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In English, a doubled consonant most commonly means "shorten the previous vowel", where "shorten" means map phonemes like this:

  • [aɪ] -> [i]
  • [oʊ] -> [ɔ]
  • etc

For example, fury is pronounced [fjʊri] but add another 'r' and you get [fəri].

Now, obviously this doesn't make much orthographic sense. So there must have been some historical reason for it. Anyone know?

Relatedly, when a [k] sound shortens the previous vowel, the doubling is not even written 'kk', but rather 'ck' ('cracking') - why? This feature is in many Germanic languages too.

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1 Answer 1

Right,

This happens to be a very interesting question, unfortunately I think I can only help in part, but we'll see!

You're right, there is a historic reason for the differing orthography; if we look at the etymologies of the words, we find two very different historical roots. We will start (for no specific reason) with fur, whence inflected to form furry. We get our "fur" from the middle English furre and furren, which in-turn we obtained from the Old French "fuerrer" (where earlier writings replace the "ue" with an "o", but thats irrelevant here), the French may well have obtained this from the Old High German "fotar" (the most probable explanation for the earlier use of an "o" in the French) of little importance yet great interest, this comes from the Gothic for lining "fodr", anyway, the crux of it is: furry was never borne out of a linguistic rule upon inflecting fur, instead it was transported via its root from the Old French — fuerrer, I'm afraid I can't give you an answer as to why the Old French chose to duplicate the "f" found from the Old High German — only regional adoptions of OHG dialect will likely be responsible.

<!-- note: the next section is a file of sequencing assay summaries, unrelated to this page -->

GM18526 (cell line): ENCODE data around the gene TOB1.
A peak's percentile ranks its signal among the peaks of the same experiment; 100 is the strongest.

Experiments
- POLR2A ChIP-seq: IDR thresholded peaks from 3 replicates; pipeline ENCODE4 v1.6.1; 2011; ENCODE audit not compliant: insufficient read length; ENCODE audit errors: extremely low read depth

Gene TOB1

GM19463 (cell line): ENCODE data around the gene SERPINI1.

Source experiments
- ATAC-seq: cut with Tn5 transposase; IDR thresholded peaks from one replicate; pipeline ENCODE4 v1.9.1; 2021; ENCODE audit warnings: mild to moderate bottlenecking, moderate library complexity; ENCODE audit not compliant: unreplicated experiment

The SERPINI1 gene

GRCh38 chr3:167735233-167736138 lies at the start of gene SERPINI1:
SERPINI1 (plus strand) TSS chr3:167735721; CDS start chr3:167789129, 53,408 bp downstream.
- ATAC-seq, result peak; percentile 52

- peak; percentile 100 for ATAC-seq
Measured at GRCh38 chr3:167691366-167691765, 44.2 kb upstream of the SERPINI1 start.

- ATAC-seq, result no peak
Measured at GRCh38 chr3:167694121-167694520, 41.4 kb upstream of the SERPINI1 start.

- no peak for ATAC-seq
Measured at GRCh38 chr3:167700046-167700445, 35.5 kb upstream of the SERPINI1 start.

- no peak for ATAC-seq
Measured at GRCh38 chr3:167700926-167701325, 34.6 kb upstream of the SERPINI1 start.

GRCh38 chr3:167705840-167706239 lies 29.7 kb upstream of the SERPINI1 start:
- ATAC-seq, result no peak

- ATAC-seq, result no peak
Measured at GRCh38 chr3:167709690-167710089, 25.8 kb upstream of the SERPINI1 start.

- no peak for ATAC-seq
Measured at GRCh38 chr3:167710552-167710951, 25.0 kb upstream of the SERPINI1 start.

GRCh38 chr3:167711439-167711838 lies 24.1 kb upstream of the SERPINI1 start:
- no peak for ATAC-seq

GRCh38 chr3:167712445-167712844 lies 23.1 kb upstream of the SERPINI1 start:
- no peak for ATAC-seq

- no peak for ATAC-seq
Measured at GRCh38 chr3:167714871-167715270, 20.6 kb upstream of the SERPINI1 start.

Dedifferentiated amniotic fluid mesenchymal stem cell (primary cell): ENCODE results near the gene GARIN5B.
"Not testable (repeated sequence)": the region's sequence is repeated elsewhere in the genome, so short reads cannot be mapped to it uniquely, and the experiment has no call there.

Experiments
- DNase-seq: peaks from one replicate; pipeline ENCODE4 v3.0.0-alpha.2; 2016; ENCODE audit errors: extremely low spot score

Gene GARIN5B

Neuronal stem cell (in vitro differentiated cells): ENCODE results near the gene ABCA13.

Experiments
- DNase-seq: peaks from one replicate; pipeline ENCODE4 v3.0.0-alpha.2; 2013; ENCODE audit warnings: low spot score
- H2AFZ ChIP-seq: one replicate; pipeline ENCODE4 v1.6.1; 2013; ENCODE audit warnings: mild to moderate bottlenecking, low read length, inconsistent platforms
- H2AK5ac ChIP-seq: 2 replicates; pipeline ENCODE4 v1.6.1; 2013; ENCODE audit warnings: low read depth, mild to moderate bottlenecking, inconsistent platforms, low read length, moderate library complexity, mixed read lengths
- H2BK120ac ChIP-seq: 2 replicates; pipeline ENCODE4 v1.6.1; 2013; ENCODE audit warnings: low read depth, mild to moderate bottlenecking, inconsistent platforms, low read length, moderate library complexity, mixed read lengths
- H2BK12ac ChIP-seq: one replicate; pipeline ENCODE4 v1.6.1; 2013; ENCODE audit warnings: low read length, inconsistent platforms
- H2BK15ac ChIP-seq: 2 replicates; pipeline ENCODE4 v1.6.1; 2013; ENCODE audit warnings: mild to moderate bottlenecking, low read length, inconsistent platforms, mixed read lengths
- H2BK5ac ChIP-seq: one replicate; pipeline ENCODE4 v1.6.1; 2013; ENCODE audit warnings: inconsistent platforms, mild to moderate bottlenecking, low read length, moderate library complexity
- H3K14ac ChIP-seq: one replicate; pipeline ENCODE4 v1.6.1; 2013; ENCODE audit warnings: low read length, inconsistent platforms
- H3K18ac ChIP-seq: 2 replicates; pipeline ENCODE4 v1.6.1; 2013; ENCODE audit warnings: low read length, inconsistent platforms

As for Fury, we again look to the French / Middle French, this time the word is "furie" but their scavenging is not from Old High German, as in the case of fur — instead from the Latin furia, this all boils down neatly to the Greek stem "thor" whence "thorub" (the former to hurry or rush, the latter a tumult). The transportation of the pronunciation along with the single "r" construction explains the classic rule's retention. fury {fjʊri}

Hopefully this goes some way if not all the way to answering your question.

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2  
Thanks. The Middle English "furre" was pronounced [f'urə], right? So back then it had the same vowel as "furie". And the vowel divergence occured some time after that. What's interesting is, why did this divergence follow a regular pattern in so many words. E.g "stakes/stacks". It's everywhere in English. –  Stefan Monov Nov 7 '10 at 19:07

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